In lieu of an abstract, here is a brief excerpt of the content:

27 Three Motifs in Haggard's She By John G. Moss (University of New Brunswick) H. Rider Haggard, like many another man, was terrorized by mortality but, unlike most, he had the imagination and the ability to confront his terror and make something out of it. A strangely compelling and enduring product of this confrontation is She, one of the most popular tales ever written. She is a living enigma in which the dichotomous motifs of life and death, the bestial and the divine, love and evil are the skeleton enclosed within the titillating surface of its story. Its mysteries are the heart a its mysticism, the soul. The mythologies and philosophies it so freely adapts are its eclectic mind. Almost twenty years elapsed between the writing of She and the first of three sequels, in which Haggard tried to discover the nature of his own creation. None of them is very satisfactory. The heroine of Ayesha is merely a woman with a past, a myth made mundane by over-exposure. She and Allan brings together three of Haggard's most attractive characters, Ayesha, Allan Quatermain, and Umslopogaas, in a contrived and fatuous quest for the ineffable. In this tale, the mysticism of She degenerates into magic which, having no explanation, even within context, inspires incredulity but never wonder. In Wisdom's Daughter, the personality of Shewho -must-be-obeyed is made subservient to Haggard's rather ponderous metaphysics. The spokesman role reduces Ayesha to Haggard's size, a stature she had previously transcended with ease. Each of the three is a creative interpretation of the original She; the first explores the motif of identity ¡ the second, the secrets of mortality and deaths and the third, written almost forty years after She and praised to Haggard by Kipling for meaning "more than the rest of your work,"l the motif of misanthropic love. None of them is more than a pale reflection of some aspect of the original, leaving it as much an enigma as ever. Haggard claimed in a letter to Kipling to have written She in six weeks, "beginning. . . with no idea in my head save that of a woman who had discovered the trick of long life.·"2 It is not entirely to be believed that the story is the psycho-mystical effusion of his sub-conscious, as he here and elsewhere implies. The suspense raised by the foreshadowing of events - Job's ghastly premonition, for example, and, for that matter, the seminal inscriptions on the sherd of Amenartas - makes clear the preconceptions according to which he worked. However, his claims do suggest the absence of consciously determined levels of meaning, other than the literal. This is not to say that they do not exist, for they obviously do. It means that they are represented by symbols , motifs, and archetypes rather than being contained in metaphor and allegory. The weakness of conventional interpretive approaches to She is readily apparent. Usually they reflect the special interests of the critic and do nothing to explain the enigma to which they are 28 applied. In Rider Haggard, His Life and Work, which is the only comprehensive study of the author available, Morton Cohen provides a number of appropriate examples. He notes that Carl Jung, in The Interpretation of the Personality, envisions Ayesha as "the projection of Haggard's unconscious idea of the ideal love, an image that, varying only in minor details, all men possess, having inherited it as part of their'collective unconscious,' or race memory."3 He quotes Nandor Fodor's Freudian reading of She as "•a beautiful allegory of the penalty attendant on our yearning to return into the womb.'"^ In a footnote, he describes its interpretation , shortly after it was published, as a Christian allegory in which Ayesha is the Church, Holly is Science, Leo is Conscience , and Kôr is the modern world.5 Other allegorical interpretations prove equally unsatisfactory. Mario Praz asserts that certain of She1s characteristics allow it to fit comfortably into a literary tradition. His argument is based on Ayesha's role as the romantic femme fatale - an argument , which curiously underplays the dynamics of her contextual presence.6 Unlike Praz, and...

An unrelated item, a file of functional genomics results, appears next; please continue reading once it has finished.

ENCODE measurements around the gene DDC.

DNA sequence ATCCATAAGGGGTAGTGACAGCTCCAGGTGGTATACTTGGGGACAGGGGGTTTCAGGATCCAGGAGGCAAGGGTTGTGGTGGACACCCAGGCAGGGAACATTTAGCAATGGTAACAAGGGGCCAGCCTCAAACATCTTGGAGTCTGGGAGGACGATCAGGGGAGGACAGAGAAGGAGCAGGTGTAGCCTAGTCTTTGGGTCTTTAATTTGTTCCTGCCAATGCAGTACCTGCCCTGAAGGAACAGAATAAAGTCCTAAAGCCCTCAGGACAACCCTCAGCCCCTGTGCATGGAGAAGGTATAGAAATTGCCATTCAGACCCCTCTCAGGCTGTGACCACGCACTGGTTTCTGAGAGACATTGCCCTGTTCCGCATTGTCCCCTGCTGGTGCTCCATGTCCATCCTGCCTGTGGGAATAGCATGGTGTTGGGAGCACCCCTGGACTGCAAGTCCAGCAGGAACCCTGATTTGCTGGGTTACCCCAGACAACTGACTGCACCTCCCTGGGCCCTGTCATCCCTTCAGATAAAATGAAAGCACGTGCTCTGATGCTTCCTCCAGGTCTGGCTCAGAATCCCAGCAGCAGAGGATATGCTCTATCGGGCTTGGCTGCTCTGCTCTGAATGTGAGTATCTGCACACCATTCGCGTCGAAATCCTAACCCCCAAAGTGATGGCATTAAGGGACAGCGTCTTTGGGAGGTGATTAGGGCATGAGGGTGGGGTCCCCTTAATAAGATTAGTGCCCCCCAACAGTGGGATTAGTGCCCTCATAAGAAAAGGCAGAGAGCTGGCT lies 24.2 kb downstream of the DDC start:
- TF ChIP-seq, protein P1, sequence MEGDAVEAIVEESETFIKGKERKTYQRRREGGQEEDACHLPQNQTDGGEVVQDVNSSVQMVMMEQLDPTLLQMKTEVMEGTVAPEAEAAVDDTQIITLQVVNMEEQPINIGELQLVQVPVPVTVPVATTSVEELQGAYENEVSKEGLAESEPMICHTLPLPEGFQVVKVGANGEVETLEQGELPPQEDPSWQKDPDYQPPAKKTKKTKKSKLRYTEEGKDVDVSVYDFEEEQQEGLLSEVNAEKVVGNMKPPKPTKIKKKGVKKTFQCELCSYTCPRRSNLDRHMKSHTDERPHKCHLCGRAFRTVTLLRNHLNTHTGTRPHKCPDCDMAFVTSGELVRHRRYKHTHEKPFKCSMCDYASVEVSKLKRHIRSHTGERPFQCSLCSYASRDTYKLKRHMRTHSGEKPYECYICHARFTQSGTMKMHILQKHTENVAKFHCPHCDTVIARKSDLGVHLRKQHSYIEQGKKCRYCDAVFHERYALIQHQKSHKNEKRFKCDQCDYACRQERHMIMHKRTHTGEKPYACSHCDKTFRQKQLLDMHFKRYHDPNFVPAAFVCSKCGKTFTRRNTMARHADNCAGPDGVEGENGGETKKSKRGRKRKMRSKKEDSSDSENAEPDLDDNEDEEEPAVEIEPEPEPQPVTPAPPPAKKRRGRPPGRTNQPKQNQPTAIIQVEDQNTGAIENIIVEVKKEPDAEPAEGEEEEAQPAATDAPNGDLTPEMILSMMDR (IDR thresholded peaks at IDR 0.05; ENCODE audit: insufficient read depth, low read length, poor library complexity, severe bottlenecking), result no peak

Additional Information

Print ISSN
pp. 27-34
Launched on MUSE
Open Access
Archive Status
Will Be Archived 2021
Back To Top

This website uses cookies to ensure you get the best experience on our website. Without cookies your experience may not be seamless.